Whether Property Obtained in Partition is Joint or Separate Property?Read Here

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July 04, 2018

Case name: Shyam Narayan Prasad v. Krishna Prasad & ors.

Date of Judgment: July 02, 2018

In this recent case, the following issues pertaining to coparcenary property fell for consideration before the Supreme Court:

  1. Whether the property allotted in partition retained the character of a coparcenary property?
  2. Whether an unregistered exchange deed is admissible in evidence or not?
  3. When can defendant avail benefit of part performance under Section 53A of Transfer of Property Act?

With reference to the first issue, the Supreme Court held that the property inherited by a male Hindu from his father, father’s father or father’s father’s father is an ancestral property. The essential feature of ancestral property, according to Mitakshara Law, is that the sons, grandsons, and great grandsons of the person who inherits it, acquire an interest and the rights attached to such property at the moment of their birth.

That the share which a coparcener obtains on partition of ancestral property is ancestral property as regards his male issue. After partition, the property in the hands of the son will continue to be the ancestral property and the natural or adopted son of that son will take interest in it and is entitled to it by survivorship.

The Apex Court also referred to the case of C. Krishna Prasad v. C.I.T, Bangalore[1], wherein it was held that the share which a coparcener obtains on partition of ancestral property is ancestral property as regards his male issue. They take an interest in it by birth, whether they are in existence at the time of partition or are born subsequently. Such share, however, is ancestral property only as regards his male issue.

That property in the hands of a sole coparcener allotted to him in partition shall be his separate property for the same shall revive only when a son is born to him[2].

Admissibility of unregistered Exchange Deed– With reference to the second issue the Supreme Court stated that the mode of transfer in case of exchange is the same as in the case of sale. Thus, in the case of exchange of property of value of Rs. 100/- and above, it can be made only by a registered instrument as mandated under Section 17(i) (b) of the Registration Act.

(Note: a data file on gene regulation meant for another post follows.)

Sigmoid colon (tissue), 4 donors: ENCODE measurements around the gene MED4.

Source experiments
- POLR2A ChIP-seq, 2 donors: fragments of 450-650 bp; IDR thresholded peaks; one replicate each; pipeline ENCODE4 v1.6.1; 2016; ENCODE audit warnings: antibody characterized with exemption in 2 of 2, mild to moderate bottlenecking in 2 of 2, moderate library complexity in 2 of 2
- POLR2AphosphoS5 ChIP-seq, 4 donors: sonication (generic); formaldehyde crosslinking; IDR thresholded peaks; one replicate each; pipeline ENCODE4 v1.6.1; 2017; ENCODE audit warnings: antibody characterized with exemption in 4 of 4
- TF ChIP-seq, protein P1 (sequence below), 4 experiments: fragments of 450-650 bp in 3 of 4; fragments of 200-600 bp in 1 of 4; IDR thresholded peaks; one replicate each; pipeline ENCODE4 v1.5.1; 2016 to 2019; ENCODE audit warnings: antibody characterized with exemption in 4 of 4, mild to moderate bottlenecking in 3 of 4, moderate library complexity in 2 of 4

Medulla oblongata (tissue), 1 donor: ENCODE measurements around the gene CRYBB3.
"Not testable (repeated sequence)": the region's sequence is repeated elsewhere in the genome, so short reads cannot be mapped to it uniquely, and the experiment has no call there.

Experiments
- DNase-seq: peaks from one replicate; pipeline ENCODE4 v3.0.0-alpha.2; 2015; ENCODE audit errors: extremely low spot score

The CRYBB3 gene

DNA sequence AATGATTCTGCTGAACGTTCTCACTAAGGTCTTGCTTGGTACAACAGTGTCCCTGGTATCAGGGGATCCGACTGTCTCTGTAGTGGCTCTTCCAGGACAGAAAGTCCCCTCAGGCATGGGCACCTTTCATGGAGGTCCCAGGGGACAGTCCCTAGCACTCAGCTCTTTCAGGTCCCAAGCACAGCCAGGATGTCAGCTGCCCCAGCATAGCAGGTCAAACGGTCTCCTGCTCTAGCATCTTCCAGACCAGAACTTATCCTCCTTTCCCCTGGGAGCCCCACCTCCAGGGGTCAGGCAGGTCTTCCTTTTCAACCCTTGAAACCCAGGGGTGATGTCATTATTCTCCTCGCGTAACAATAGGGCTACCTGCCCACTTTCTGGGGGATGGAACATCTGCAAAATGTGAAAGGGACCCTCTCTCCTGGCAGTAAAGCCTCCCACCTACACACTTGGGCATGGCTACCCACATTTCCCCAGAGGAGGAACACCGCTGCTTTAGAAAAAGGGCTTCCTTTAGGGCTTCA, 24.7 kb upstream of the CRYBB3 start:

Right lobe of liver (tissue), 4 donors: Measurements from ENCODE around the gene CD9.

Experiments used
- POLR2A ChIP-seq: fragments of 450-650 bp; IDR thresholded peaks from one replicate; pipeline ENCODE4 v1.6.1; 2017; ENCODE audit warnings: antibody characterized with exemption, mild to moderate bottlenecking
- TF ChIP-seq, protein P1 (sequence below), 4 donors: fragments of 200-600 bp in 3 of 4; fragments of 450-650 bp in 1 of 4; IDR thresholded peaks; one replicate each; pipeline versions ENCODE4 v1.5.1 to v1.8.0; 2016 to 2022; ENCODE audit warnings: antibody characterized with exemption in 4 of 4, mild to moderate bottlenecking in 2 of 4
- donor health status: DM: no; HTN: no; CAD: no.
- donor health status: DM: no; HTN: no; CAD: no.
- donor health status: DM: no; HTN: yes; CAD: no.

“Exchange” is defined under TP Act and states that when two persons mutually transfer the ownership of one thing for the ownership of another, neither thing or both things being money only, the transaction is called an “exchange”.

Section 17(i) (b) of the Registration Act mandates that any document which has the effect of creating and taking away the rights in respect of an immovable property must be registered and Section 49 of the Registration Act  imposes bar on the admissibility of an unregistered document and deals with the documents that are required to be registered under Section 17 of the Registration Act.

The Supreme Court held that since the deed of exchange has the effect of creating and taking away the rights in respect of an immovable property, it requires registration under Section 17.

Application of Section 53A of the T.P Act- The object of Section 53A of Transfer of Property Act is to protect the prospective transferees by allowing them to retain the possession over the property, against the rights of the transferors, who after the execution of an incomplete instrument of transfer, fails to complete it in the manner specified by law.

In this context, it was held by the Supreme Court that the defendant who intends to avail the benefit of Section 53A must plead that he has taken possession of the property in part performance of the contract.

That no relief can be granted to a party without the pleadings. Therefore, it is not open for the first defendant/appellant to claim the benefit available under Section 53A of Transfer of Property Act.

The entire case can be accessed here.

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[1] 1975 (1) SCC 160

[2] M. Yogendra and Ors. v. Leelamma N. and Ors. 2009 (15) SCC 184